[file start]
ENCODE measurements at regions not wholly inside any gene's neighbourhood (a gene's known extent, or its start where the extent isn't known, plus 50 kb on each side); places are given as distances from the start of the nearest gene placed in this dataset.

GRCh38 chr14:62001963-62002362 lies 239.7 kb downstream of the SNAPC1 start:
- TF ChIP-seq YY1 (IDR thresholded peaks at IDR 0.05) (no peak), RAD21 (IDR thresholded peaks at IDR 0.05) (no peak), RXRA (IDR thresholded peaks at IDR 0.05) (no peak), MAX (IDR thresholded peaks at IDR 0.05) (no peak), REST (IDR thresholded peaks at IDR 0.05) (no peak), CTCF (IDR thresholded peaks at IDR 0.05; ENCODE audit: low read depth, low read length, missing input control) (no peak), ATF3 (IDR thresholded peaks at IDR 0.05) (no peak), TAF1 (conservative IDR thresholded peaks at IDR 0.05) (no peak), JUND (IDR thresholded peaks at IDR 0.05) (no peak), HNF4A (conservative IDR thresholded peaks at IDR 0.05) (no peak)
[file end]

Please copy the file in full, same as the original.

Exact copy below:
ENCODE measurements at regions not wholly inside any gene's neighbourhood (a gene's known extent, or its start where the extent isn't known, plus 50 kb on each side); places are given as distances from the start of the nearest gene placed in this dataset.

GRCh38 chr14:62001963-62002362 lies 239.7 kb downstream of the SNAPC1 start:
- TF ChIP-seq YY1 (IDR thresholded peaks at IDR 0.05) (no peak), RAD21 (IDR thresholded peaks at IDR 0.05) (no peak), RXRA (IDR thresholded peaks at IDR 0.05) (no peak), MAX (IDR thresholded peaks at IDR 0.05) (no peak), REST (IDR thresholded peaks at IDR 0.05) (no peak), CTCF (IDR thresholded peaks at IDR 0.05; ENCODE audit: low read depth, low read length, missing input control) (no peak), ATF3 (IDR thresholded peaks at IDR 0.05) (no peak), TAF1 (conservative IDR thresholded peaks at IDR 0.05) (no peak), JUND (IDR thresholded peaks at IDR 0.05) (no peak), HNF4A (conservative IDR thresholded peaks at IDR 0.05) (no peak)